COVID-19 shutdowns didn’t slow business for the law firm, says Campbell. The firm added two lawyers and has maintained stable revenue throughout the pandemic, he says.

“We hired two people during the pandemic and a lot of that is because we did a lot of free education both for the Associated General Contractors and the Associated Builders & Contractors that really raised our profile,” he says.

The construction industry was an essential business during the pandemic, so many clients were able to maintain their operations, he says.

Campbell says he and Bissell donate their time to develop policies for the local chapters of AGC and ABC and their members.

To keep costs down for their clients, Campbell and Bissell both say they prefer to take on lawyers who have recently graduated from law school.

“They haven’t learned any bad habits yet,” Campbell says. “We use young lawyers as a way to ease the legal bill for our clients. As lawyers get more experience, they charge more. So it’s important to watch that growth and make sure we have younger lawyers we can use to help ease the fee burden.”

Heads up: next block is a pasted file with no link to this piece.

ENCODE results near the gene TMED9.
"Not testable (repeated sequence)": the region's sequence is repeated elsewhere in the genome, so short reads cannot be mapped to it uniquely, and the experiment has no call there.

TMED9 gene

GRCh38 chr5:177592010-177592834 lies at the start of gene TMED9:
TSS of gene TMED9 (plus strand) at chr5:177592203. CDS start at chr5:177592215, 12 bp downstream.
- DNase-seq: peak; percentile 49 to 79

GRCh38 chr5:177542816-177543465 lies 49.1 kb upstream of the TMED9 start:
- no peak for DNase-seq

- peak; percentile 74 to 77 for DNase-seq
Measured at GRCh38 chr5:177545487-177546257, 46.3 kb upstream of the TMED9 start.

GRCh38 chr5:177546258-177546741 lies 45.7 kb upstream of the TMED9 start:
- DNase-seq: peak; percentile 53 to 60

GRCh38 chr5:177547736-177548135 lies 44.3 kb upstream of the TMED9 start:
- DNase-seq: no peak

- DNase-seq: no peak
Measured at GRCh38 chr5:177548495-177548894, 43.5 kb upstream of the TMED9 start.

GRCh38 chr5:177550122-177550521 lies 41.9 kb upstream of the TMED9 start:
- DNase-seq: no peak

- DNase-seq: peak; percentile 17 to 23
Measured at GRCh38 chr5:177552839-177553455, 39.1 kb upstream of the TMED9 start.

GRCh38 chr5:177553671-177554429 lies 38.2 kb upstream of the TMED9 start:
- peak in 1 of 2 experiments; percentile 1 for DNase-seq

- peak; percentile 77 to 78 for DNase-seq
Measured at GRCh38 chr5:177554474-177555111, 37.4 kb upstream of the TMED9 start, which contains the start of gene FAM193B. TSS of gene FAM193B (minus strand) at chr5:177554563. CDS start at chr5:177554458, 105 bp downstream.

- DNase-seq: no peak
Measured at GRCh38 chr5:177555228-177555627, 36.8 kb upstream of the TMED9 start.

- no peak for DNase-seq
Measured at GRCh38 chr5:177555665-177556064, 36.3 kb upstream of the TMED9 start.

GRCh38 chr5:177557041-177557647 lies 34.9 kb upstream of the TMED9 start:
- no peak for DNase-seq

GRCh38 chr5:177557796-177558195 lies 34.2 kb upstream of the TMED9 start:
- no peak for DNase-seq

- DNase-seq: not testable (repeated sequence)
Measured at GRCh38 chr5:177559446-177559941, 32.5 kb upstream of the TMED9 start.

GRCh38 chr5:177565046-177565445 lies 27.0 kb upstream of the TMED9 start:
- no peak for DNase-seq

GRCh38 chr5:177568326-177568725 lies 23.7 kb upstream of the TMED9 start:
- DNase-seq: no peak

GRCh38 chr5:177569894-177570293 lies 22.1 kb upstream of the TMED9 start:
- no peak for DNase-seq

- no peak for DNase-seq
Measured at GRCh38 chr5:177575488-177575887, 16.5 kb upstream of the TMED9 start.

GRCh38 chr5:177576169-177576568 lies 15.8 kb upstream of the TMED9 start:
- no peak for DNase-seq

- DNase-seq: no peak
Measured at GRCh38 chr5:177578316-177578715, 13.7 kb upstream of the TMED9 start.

Campbell and Bissell met at college and were housemates at the University of Idaho, where the two participated in the Marine Corps option of the Navy Reserved Officers Training Corps program.

“We both graduated college as commissioned officers in the United States Marine Corps, so we both went in the Marines after college,” Campbell explains.

Bissell applied for, and was accepted to, the University of Washington through the Funded Law Education Program provided by the Marines. The program would have covered his school expenses and paid a salary, “then Hussein invaded Kuwait in ’91 and (Bissell) turned down the program and went over to the Gulf with his unit,” Campbell says.

He adds, “I was over there too, with my infantry unit, and we saw each other over in the Gulf.”

The University of Washington held Bissell’s spot for him to attend once he returned from the war. Campbell says he applied, but wasn’t accepted into the program, and chose to attend Gonzaga University’s School of Law instead. Both attorneys graduated from their respective law schools in 1994.